The ongoing recovery for U.S. hotel operations also lifted the sales volume for hotel assets in 2021. As lenders and investors became more comfortable with the trajectory of improving demand and revenue per available room (RevPAR), underwriting the next five to 10-year horizon became much easier. This in turn spurred strong interest from buyers who stayed on the sidelines in 2020. For 2021 overall, total sales added up to roughly $48 billion, which is the second-highest annual sales volume after $48.4 billion in 2015. Investors see compelling values in an industry that was battered by the global pandemic but is now mostly recovering. Leisure travelers have returned, and corporate demand is expected to return as well in the coming quarters, making the industry a compelling target for further capital allocation.
More than $13 billion in hotel assets were traded in the fourth quarter of 2021. Quarterly sales activity was boosted by acquisition activity on the high end of the market. Blackstone closed on its disposition of the Cosmopolitan Hotel and Casino on the Las Vegas Strip and the allocated sales price for the real estate was around $3 billion, or just over $1 million per key.
Including the Cosmopolitan, six properties sold at more than $1 million per key. Of those six, two property acquisitions stand out. The Four Seasons Napa Valley in California achieved a price of better than $2 million per key. In addition, Geolo Capital sold the Ventana Big Sur in California to Hyatt for around $3 million per key, and after a very short hold period, Hyatt sold the hotel the Host Hotels and Resorts REIT. The location of these sales indicates continued optimism about resorts in California that can attract guests from the greater San Francisco area.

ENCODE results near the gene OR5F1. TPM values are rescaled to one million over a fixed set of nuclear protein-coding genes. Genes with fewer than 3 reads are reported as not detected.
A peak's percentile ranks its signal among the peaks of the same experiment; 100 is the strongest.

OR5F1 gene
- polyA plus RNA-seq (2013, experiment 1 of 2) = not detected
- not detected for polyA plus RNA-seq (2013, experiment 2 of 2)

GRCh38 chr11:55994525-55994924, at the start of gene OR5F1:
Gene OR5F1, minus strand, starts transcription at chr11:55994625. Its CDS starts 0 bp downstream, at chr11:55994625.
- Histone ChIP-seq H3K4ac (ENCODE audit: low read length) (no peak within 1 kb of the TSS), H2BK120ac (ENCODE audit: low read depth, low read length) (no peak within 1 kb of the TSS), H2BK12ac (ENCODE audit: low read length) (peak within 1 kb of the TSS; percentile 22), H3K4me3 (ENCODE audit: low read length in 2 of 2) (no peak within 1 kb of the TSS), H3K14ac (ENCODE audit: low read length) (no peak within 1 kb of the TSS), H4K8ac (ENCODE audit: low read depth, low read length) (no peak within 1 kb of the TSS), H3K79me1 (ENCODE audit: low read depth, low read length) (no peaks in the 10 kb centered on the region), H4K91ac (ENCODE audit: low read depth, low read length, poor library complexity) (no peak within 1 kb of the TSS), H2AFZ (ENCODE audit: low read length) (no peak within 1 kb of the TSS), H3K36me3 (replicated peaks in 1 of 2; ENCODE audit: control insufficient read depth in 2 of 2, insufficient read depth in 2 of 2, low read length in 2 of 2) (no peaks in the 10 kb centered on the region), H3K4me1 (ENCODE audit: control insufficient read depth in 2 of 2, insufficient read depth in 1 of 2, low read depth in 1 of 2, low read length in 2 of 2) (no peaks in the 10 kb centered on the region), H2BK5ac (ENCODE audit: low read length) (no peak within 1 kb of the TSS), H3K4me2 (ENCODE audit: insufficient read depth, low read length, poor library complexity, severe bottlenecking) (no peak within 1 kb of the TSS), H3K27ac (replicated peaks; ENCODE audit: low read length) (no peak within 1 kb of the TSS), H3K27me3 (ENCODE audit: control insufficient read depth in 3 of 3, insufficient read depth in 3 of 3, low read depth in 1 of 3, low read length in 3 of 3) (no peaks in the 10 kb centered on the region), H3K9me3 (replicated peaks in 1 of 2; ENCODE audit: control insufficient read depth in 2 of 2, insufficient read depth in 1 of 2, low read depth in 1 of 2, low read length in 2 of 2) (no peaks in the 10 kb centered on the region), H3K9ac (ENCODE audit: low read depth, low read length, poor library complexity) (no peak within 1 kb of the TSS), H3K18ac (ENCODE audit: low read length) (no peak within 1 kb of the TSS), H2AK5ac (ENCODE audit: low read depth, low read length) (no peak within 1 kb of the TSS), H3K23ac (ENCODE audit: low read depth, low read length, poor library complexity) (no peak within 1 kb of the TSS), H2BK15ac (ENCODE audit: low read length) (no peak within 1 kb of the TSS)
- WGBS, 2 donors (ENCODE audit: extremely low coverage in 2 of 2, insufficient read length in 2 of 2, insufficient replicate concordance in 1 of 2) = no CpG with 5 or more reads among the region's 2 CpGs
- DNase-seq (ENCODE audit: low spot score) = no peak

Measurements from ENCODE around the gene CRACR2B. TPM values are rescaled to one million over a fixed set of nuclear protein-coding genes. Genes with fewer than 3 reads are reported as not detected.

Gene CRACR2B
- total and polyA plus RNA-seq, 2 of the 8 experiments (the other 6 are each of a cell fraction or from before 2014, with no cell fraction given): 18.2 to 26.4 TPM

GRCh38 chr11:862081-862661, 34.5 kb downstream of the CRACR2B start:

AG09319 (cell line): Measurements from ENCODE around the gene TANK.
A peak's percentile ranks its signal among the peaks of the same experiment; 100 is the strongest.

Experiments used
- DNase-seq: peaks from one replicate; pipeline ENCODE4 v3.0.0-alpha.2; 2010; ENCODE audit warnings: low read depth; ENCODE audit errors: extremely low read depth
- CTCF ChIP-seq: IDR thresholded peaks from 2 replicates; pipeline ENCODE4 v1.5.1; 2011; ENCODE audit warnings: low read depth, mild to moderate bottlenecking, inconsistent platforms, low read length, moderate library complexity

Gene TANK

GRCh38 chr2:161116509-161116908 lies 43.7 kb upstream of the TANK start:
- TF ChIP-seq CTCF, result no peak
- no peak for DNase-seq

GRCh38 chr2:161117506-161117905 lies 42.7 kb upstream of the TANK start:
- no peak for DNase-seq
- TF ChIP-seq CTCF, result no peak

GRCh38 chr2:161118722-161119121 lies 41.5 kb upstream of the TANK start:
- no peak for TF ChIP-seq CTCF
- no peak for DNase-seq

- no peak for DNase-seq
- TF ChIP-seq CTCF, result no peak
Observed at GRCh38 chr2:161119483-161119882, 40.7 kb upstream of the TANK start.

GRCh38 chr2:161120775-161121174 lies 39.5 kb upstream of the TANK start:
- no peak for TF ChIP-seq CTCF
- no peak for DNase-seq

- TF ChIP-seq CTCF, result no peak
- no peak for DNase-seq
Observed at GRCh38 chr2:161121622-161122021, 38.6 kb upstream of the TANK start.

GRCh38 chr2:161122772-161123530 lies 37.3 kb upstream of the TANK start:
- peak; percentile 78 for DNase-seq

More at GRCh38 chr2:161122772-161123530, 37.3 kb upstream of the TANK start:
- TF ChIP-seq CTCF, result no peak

Trades for luxury resorts in general show that funds are flocking to high-end properties, which weathered the pandemic relatively will. Luxury room rates in 2021 surpassed 2019 luxury room rates by more than 10 percent. The makeup of the buyer list is not that different from prior quarters, with the vast majority being classified as national buyers, followed by local buyers. Fewer than 20 entities are classified as foreign buyers.
The largest portfolio transaction in the news in 2021 was the take-private transaction of Extended Stay America by Starwood Capital and Blackstone. Hotels in the extended-stay class held on to customers throughout the early days of the pandemic and showed remarkable resilience, which made them an interesting acquisition target for private equity firms.
In 2022, we expect strong deal activity as high-end and limited-service hotels continue to report strong operating results. Upper-upscale hotels in downtown locations are still struggling and need substantive corporate transient and group demand to return to pre-pandemic performance. This in turn means that prices for upper-upscale assets could continue to be depressed as some recent deal activity seems to indicate.